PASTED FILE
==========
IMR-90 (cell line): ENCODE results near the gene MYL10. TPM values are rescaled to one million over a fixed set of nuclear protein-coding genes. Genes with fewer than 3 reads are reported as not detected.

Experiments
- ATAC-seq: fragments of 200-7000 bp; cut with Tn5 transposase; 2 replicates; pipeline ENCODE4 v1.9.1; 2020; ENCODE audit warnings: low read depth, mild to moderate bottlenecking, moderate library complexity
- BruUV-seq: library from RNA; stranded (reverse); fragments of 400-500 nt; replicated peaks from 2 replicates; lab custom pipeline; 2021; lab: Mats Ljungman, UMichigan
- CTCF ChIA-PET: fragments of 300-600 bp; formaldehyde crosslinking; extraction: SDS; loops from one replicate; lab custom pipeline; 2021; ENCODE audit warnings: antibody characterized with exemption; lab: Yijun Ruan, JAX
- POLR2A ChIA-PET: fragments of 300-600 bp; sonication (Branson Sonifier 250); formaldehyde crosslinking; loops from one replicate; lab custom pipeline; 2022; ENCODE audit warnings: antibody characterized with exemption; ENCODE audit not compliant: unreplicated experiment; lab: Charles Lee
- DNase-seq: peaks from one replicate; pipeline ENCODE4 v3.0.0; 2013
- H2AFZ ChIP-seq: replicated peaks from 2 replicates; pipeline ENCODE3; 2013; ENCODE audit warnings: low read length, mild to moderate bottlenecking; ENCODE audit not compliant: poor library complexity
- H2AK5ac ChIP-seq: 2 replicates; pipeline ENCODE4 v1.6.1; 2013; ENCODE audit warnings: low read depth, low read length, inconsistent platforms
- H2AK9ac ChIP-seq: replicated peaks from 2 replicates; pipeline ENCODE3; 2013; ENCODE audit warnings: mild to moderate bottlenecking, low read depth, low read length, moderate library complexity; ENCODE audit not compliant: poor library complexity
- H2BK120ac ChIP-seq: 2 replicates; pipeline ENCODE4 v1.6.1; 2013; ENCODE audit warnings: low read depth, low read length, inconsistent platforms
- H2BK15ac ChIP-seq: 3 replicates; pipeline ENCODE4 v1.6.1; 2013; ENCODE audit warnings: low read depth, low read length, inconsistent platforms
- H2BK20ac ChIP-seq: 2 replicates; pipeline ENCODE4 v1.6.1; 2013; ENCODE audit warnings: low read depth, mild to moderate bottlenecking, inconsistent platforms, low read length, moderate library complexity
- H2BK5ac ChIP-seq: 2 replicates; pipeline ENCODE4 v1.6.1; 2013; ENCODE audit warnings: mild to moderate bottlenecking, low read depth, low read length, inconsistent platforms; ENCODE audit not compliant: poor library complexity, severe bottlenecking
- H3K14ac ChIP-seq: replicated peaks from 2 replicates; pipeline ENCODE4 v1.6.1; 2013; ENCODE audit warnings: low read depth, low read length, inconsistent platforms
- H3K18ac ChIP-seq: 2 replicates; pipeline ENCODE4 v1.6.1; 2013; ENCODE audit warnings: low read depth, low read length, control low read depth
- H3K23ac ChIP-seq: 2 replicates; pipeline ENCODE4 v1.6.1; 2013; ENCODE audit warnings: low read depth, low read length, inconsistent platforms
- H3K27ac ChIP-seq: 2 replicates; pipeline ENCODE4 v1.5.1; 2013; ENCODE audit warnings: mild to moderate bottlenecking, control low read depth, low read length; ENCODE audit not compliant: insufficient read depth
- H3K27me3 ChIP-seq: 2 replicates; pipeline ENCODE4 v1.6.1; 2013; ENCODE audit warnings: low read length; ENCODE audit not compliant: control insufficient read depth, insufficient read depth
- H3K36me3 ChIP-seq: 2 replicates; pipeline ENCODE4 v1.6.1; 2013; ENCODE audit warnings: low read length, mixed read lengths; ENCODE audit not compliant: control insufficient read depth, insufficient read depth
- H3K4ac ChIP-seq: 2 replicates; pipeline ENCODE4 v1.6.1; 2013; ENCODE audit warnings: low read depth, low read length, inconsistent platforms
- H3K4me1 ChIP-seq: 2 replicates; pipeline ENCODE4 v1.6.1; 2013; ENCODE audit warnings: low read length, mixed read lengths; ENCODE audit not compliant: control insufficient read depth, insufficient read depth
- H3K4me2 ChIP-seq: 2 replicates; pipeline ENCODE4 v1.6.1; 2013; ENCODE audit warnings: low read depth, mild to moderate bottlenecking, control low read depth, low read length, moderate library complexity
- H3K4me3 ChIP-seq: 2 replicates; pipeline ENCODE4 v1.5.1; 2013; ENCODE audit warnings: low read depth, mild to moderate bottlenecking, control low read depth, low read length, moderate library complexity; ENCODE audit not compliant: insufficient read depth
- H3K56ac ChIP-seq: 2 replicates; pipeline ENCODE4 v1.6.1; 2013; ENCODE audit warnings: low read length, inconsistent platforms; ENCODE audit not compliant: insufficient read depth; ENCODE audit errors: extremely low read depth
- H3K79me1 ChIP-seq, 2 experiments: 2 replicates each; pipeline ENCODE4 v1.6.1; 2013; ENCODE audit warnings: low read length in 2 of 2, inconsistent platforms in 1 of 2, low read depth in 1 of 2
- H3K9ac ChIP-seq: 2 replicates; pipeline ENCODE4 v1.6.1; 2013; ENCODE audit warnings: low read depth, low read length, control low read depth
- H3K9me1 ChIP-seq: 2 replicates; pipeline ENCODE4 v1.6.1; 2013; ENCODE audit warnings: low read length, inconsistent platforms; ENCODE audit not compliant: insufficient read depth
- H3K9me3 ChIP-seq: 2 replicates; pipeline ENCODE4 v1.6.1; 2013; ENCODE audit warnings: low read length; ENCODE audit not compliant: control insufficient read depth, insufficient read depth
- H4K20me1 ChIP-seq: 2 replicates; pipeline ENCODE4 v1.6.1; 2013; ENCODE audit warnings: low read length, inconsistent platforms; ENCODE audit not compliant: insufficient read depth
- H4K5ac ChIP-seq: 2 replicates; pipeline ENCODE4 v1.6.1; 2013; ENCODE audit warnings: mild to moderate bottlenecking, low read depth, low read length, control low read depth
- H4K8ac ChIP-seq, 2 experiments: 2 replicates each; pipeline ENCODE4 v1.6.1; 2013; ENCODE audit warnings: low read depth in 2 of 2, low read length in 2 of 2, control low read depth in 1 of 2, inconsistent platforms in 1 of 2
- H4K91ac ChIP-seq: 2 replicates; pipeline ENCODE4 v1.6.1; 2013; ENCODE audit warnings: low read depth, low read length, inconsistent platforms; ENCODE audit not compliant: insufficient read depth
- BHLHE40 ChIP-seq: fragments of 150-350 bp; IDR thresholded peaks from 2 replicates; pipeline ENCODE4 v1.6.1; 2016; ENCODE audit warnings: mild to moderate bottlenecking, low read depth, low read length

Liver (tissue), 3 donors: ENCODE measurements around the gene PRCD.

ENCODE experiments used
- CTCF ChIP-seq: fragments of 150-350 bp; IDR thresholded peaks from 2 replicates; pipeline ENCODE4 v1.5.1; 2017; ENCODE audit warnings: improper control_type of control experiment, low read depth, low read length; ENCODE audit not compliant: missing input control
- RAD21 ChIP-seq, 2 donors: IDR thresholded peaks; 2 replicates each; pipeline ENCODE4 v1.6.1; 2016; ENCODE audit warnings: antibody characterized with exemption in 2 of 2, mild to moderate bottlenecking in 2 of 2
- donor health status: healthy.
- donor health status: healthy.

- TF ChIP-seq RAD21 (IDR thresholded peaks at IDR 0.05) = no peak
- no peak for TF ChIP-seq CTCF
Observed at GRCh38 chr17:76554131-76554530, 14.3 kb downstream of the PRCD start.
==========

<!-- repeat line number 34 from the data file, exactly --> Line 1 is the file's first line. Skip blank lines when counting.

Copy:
- BHLHE40 ChIP-seq: fragments of 150-350 bp; IDR thresholded peaks from 2 replicates; pipeline ENCODE4 v1.6.1; 2016; ENCODE audit warnings: mild to moderate bottlenecking, low read depth, low read length